CC: Jazz has a rich history of evolution and innovation. How do you balance honoring the traditions of the genre while also pushing its boundaries and keeping your music fresh and relevant?

LH: Absolutely, I find myself heavily rooted in the tradition of jazz, acknowledging its significance in carrying the genre forward. While composing, I often incorporate the timeless Swing feel, which I truly cherish. But at times, I also enjoy breaking away from it and exploring different rhythmic elements and vibes. It’s fascinating how within the same composition or arrangement of a standard, I can venture into diverse musical territories.

LH: Lately, I’ve been inspired to create a piece that combines the infectious stride of Fats Waller with the smooth lines characteristic of Barry Harris. This new composition I’ve titled “Your Feet’s Too Ashy” carries the essence of those influences while showcasing my own creative touch. Embracing the tradition and infusing it with fresh elements has been an exciting journey for me.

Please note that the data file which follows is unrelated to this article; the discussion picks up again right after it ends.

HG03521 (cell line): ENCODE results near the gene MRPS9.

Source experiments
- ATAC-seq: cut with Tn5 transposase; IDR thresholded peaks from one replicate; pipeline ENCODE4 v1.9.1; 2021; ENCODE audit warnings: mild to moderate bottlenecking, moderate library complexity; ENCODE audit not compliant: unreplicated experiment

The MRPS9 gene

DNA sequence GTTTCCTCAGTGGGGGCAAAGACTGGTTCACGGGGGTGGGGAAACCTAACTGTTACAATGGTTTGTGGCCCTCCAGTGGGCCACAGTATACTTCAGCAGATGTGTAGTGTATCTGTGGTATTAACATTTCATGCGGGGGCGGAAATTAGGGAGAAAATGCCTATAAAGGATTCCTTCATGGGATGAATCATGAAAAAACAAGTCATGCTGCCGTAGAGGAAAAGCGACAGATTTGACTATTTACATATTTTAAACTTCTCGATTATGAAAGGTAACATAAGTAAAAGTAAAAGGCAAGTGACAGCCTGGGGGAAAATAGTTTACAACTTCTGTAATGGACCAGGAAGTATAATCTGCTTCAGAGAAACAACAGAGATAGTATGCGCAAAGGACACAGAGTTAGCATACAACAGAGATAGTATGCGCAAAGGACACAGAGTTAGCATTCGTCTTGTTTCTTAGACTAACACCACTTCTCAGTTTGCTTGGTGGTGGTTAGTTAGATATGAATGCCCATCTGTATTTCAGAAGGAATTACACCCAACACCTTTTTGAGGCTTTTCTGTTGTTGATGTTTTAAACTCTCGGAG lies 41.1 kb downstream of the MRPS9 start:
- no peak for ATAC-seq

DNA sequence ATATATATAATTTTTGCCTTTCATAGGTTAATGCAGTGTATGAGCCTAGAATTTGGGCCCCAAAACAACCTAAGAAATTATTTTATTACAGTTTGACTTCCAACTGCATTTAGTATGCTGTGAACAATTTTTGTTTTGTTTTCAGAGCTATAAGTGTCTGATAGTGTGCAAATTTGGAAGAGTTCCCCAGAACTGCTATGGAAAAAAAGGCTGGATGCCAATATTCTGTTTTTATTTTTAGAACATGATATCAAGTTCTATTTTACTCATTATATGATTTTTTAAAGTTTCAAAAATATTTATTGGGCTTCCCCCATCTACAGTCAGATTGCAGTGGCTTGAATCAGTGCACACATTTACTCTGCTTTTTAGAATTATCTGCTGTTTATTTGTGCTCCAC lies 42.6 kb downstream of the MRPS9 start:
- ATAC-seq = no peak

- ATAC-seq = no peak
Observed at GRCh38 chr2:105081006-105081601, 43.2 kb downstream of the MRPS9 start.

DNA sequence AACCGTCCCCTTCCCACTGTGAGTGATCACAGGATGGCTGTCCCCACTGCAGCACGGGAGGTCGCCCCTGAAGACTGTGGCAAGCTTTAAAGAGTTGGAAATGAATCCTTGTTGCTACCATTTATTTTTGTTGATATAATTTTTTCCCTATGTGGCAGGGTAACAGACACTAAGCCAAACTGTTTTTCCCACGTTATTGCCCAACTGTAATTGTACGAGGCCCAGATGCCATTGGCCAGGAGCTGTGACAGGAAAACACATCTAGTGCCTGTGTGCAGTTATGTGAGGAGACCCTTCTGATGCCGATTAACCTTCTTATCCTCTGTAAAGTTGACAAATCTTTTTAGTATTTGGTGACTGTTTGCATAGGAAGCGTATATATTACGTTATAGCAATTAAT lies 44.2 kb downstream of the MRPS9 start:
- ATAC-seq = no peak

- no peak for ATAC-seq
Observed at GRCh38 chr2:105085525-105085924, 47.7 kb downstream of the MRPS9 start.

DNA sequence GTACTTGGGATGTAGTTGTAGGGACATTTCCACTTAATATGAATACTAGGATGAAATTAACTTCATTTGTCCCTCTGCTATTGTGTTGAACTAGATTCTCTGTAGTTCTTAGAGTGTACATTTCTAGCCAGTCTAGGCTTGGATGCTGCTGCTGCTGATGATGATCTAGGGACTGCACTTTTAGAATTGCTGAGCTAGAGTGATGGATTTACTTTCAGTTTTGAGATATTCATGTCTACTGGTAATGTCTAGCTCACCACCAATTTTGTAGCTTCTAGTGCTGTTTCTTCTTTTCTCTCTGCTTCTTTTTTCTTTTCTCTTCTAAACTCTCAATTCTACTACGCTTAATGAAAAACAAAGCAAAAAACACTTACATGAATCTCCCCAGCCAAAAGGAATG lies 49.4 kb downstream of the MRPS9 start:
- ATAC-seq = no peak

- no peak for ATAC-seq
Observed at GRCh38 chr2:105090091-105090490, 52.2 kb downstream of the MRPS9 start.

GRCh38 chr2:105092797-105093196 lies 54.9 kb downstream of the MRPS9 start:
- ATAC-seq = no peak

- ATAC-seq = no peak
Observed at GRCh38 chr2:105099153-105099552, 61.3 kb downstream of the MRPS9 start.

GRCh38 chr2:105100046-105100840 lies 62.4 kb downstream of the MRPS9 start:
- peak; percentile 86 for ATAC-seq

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Thank you, Lafayette Harris Jr., for sharing your extraordinary journey and insights with us. Your contributions to jazz have been nothing short of inspiring, and we’re thrilled to have the opportunity to witness your artistry at Zinc on Tuesday, September 12. For our readers, remember to mark your calendars and experience Lafayette’s enthralling performances. 

For more information about Lafayette Harris Jr. and to explore his impressive discography, be sure to visit his website at http://www.lafayetteharrisjr.com. Jazz enthusiasts, this is an event you won’t want to miss!